I thought I had this whole pandemic/lockdown thing under control.
After early mornings spent doom-scrolling COVID stats and coercing my dog into eating his breakfast, it was off ‘to work’ – bedroom door shut, earbuds in, deep breath and a smile for Zoom. Years as an actor helped me perfect a tone approaching chipper as I described my weekend as “terrible…but fine.” At the end of each day, I’d close my laptop and attempt a half-hearted barre workout in my living room while my neighbors cheered and banged pots for the healthcare workers. Days turned into weeks, weeks into months, and somehow I had stopped thinking about the subway and couldn’t remember the last time I’d worked on a new play.
I was supposed to be an engineer, not an HR professional and certainly not a playwright. My Dad programmed computers in the ‘60s and he was later a video editor for network television and a robotics teacher. While other dads had hobbies like fishing and cars, mine was really only into one thing: Amateur Radio. At 9 years old, I got a perfect score on the Morse code test for my Amateur Extra license, and my Dad always spoke about that day with more pride than he did about my education, my wedding, anything else. He never understood my hard academic left into theater, though he begrudgingly accepted it. HR made even less sense to him. But I heard just a tiny bit of that Morse code pride in his voice when I accepted the role at Flatiron, my first job in tech. Not as an engineer, obviously … but close enough for him.
Seven months into the lockdown and one big button away from launching the Winter Performance Review cycle, I got the call. THE CALL where your parents weirdly ask if you’ve had dinner yet and also if you’re sitting down.
My Dad had been diagnosed with liver cancer. Rare. Advanced. Inoperable. The tumor was the size of a cantaloupe, and in the months to follow there would be radiation and chemo and a dark pain that didn’t seem to fit in my newly contracted life. My Dad wore a Flatiron beanie to all of his treatments, to have a piece of me there when COVID restrictions kept us apart.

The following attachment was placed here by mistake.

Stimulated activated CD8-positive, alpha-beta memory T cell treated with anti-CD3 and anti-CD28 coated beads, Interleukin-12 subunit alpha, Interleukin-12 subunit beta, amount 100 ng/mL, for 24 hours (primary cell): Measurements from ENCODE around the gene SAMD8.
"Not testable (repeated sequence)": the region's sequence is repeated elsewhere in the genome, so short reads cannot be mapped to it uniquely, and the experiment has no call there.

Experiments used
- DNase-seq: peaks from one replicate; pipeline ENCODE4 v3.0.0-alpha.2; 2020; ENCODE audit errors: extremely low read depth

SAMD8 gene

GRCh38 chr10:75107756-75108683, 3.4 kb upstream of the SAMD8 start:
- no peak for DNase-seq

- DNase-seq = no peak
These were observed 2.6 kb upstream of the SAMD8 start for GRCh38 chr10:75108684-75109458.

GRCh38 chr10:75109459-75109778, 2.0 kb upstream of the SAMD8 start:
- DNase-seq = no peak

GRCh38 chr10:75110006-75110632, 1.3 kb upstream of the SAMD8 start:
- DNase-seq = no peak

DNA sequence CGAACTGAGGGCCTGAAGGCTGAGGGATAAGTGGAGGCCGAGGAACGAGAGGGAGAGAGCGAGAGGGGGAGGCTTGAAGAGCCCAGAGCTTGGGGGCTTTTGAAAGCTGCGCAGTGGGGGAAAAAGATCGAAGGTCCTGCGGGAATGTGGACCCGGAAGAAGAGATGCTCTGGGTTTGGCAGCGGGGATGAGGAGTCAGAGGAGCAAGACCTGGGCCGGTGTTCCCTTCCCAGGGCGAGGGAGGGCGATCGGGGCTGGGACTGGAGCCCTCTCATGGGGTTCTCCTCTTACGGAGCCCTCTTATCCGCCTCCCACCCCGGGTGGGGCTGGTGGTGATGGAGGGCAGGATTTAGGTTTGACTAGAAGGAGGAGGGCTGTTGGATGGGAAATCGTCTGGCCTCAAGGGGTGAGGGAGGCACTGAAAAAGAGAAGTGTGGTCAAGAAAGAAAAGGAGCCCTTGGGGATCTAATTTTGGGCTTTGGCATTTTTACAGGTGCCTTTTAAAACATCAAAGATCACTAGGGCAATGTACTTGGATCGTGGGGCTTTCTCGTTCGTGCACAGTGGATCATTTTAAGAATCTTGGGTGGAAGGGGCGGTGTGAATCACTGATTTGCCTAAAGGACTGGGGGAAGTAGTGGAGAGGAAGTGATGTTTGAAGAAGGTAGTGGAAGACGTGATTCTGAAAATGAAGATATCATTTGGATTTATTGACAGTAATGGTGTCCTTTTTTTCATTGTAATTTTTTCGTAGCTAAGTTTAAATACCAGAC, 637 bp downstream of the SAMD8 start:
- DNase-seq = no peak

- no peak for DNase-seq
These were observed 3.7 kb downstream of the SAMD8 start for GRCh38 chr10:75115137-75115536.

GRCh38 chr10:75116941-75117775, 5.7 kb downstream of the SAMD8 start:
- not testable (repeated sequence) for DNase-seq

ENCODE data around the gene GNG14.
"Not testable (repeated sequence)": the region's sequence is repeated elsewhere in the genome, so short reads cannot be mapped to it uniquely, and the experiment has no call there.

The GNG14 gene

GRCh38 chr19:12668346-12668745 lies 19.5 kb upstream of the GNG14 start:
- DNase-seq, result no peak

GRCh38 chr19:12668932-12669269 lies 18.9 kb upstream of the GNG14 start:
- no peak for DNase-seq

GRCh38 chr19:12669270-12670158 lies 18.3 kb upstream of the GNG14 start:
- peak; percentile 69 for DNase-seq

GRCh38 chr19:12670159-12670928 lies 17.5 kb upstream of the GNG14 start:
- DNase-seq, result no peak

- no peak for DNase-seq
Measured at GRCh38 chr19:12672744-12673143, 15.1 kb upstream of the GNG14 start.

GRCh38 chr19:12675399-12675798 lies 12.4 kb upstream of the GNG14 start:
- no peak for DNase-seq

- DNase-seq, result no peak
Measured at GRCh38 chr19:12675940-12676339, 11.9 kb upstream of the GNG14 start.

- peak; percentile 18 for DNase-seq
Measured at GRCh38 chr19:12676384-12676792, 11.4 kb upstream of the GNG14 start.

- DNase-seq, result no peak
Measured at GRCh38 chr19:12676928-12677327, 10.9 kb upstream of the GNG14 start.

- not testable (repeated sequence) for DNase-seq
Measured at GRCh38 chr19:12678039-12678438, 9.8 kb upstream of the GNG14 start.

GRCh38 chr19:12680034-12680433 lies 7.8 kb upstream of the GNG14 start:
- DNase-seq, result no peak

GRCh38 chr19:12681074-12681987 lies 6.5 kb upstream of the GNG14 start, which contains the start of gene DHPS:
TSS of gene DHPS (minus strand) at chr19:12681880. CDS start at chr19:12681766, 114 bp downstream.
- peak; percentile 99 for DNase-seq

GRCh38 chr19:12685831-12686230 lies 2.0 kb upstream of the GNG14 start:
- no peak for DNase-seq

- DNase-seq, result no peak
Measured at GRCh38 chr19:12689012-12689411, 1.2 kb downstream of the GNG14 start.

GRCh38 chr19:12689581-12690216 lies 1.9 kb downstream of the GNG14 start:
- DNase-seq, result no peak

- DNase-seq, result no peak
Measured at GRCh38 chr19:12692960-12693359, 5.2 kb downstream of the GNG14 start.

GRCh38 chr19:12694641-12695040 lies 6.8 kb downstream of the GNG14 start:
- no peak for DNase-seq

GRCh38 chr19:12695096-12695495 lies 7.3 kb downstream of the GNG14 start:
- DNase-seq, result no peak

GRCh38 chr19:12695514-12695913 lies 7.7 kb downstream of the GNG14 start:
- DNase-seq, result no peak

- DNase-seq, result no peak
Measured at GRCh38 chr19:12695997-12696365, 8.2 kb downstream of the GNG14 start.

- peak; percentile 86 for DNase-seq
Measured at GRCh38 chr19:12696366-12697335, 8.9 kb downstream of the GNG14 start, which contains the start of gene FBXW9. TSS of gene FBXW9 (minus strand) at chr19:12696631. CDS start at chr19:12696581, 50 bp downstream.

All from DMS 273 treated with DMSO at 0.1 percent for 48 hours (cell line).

Here’s what I’ve learned while living through the worst of times.
No one knows how to do this.
Teaching others how to adapt to change, to be resilient and productive, is part of my job. I have toolkits of tactics and countless links to relevant HBR articles. In the “before” times I was so proud of my stoic level of calm during a crisis, but this was one crisis too many. On my lowest days, I felt like a complete fraud. On more rational days, I was able to separate burnout from trauma and understand why the strategies for one were useless in alleviating the other. And no matter which kind of day I woke up to, I somehow always managed to get up.
Survival skills are relative.
I wanted to project-manage my Dad’s cancer, to be helpful in a time of helplessness. But his condition was a moving target, and every step forward took us four steps sideways. So, true to the half-robot heart I’d always had, I coped by becoming the family tech support. I set up my parents’ digital streaming accounts and resurrected a combo scan/print/fax machine to make collating medical records easier. I installed a continuous glucose monitoring device and taught my Mom how to remove it over FaceTime. When asked how my Dad was doing, I once responded, “He’s back in the hospital today, but the Amazon Fire Stick is finally working.”
Hindsight, as they say, is 2020.
Almost three months to the day of my Dad’s cancer diagnosis, he left us. In the chaos of planning a graveside funeral during COVID times, my Mom’s question about what to put in the casket with him felt almost ridiculous. My brother insisted that Dad wasn’t King Tut, while my Mom was trying to stuff an entire plush throw in there with him. I was mostly indifferent until an idea materialized out of nowhere, days too late. When my Dad taught robotics, his kits for Lego competitions always included the little Lego Men (which weren’t needed for the robots) so he’d stuff them in his pockets for safe-keeping. They’d re-emerge every time he pulled out his wallet.
We should have put a Lego man in his pocket. This thought haunted me for weeks.
After the funeral, we three sat shiva in our pajamas, decontaminating shipments of bagels and flowers. We had sleepovers in which we’d all wake up in a state of existential panic. Sometimes, we’d lull each other back to bed with tales from the past, imitations of Dad’s thick Bronx dialect. Other times, we just needed to cry.
There’s no right way to grieve, no best practice for heaping trauma upon trauma. But someday, when I’m asked about this time, I hope to be able to say that it was “terrible … but fine.”